Masimo (NASDAQ: MASI) is a global leader in innovative noninvasive monitoring technologies. Our mission is to improve patient outcomes and reduce the cost of care. In 1995, the company debuted Masimo SET® Measure-through Motion and Low Perfusion™ pulse oximetry, which has been shown in multiple studies to significantly reduce false alarms and accurately monitor for true alarms. Masimo SET® has also been shown to help clinicians reduce severe retinopathy of prematurity in neonates,1 improve CCHD screening in newborns,2 and, when used for continuous monitoring with Masimo Patient SafetyNet™* in post-surgical wards, reduce rapid response activations and costs.3,4,5 Masimo SET® is estimated to be used on more than 100 million patients in leading hospitals and other healthcare settings around the world,6 and is the primary pulse oximetry at 17 of the top 20 hospitals listed in the 2017-18 U.S. News and World Report Best Hospitals Honor Roll.7 In 2005, Masimo introduced rainbow® Pulse CO-Oximetry technology, allowing noninvasive and continuous monitoring of blood constituents that previously could only be measured invasively, including total hemoglobin (SpHb®), oxygen content (SpOC™), carboxyhemoglobin (SpCO®), methemoglobin (SpMet®), Pleth Variability Index (PVi®), and more recently, Oxygen Reserve Index (ORi™), in addition to SpO2, pulse rate, and perfusion index (Pi). In 2014, Masimo introduced Root®, an intuitive patient monitoring and connectivity platform with the Masimo Open Connect®(MOC-9®) interface, enabling other companies to augment Root with new features and measurement capabilities. Masimo is also taking an active leadership role in mHealth with products such as the Radius-7® wearable patient monitor, iSpO2® pulse oximeter for smartphones, and the MightySat™ fingertip pulse oximeter. Additional information about Masimo and its products may be found at www.masimo.com. Published clinical studies on Masimo products can be found at www.masimo.com/cpub/clinical-evidence.htm.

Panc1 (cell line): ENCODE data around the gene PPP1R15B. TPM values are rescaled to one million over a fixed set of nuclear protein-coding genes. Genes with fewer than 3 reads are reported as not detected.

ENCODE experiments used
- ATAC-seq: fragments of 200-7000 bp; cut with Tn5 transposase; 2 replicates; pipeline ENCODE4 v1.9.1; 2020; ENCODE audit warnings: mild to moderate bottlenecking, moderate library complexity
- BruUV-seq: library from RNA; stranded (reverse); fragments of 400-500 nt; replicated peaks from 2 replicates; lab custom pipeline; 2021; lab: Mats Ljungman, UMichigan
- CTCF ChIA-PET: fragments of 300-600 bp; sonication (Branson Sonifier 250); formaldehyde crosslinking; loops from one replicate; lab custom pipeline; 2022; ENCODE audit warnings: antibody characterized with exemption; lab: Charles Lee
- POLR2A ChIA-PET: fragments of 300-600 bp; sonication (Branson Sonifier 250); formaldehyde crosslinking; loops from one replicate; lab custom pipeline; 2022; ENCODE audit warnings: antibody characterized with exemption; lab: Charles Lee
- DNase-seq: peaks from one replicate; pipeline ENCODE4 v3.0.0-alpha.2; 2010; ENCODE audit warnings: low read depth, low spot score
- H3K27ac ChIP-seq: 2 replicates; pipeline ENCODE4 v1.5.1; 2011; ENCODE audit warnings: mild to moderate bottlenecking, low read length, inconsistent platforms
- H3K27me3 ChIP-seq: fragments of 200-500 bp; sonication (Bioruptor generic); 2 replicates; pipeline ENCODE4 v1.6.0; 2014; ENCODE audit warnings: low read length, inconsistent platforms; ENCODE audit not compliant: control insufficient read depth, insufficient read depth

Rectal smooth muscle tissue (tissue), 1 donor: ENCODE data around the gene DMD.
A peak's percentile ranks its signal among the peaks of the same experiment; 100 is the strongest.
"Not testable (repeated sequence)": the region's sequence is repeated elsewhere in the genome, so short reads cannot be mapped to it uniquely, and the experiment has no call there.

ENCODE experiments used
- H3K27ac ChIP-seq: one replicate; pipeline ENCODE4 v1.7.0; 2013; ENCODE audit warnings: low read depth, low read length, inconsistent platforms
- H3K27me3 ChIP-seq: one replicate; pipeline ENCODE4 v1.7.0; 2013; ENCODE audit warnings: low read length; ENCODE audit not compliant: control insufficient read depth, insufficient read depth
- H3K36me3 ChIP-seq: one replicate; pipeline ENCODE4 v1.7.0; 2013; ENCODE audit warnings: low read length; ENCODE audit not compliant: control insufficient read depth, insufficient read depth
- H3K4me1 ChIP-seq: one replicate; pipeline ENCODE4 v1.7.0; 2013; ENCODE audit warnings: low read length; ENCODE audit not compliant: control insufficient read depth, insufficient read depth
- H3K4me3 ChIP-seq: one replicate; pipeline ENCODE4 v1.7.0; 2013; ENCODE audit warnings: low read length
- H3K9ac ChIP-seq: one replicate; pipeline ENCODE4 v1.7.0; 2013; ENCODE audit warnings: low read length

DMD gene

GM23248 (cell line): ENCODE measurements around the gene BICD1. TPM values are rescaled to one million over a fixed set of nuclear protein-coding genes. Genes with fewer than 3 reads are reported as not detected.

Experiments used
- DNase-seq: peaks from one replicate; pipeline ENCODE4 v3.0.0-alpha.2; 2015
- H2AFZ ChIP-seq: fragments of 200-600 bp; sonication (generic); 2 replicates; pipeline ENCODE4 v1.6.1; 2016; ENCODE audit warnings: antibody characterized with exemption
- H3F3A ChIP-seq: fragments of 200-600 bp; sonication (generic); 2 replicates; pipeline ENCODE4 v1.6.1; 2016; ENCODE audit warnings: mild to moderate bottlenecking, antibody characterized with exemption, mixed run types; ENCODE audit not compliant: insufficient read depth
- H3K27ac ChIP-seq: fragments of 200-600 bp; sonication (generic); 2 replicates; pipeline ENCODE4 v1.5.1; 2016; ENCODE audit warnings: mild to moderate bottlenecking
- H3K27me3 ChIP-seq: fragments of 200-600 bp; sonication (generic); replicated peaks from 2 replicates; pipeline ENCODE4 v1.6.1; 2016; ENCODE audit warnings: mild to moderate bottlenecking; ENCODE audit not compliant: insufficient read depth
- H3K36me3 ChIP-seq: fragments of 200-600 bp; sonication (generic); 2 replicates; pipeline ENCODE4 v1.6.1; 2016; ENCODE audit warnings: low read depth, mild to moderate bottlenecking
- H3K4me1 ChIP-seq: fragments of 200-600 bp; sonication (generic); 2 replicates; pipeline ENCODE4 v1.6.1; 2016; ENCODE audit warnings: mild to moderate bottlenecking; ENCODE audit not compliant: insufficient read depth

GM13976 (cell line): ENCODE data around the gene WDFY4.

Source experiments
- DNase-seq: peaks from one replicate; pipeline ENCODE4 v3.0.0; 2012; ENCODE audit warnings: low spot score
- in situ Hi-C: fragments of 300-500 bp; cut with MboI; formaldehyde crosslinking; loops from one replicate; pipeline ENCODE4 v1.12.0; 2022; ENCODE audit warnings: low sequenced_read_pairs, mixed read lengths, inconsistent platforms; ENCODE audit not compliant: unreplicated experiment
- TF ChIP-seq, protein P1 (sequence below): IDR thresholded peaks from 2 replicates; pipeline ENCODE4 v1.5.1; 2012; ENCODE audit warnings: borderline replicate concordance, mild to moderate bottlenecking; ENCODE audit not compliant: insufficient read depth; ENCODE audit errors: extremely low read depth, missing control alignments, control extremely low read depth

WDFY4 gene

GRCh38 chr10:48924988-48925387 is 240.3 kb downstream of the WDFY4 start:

ORi has not received FDA 510(k) clearance and is not available for sale in the United States.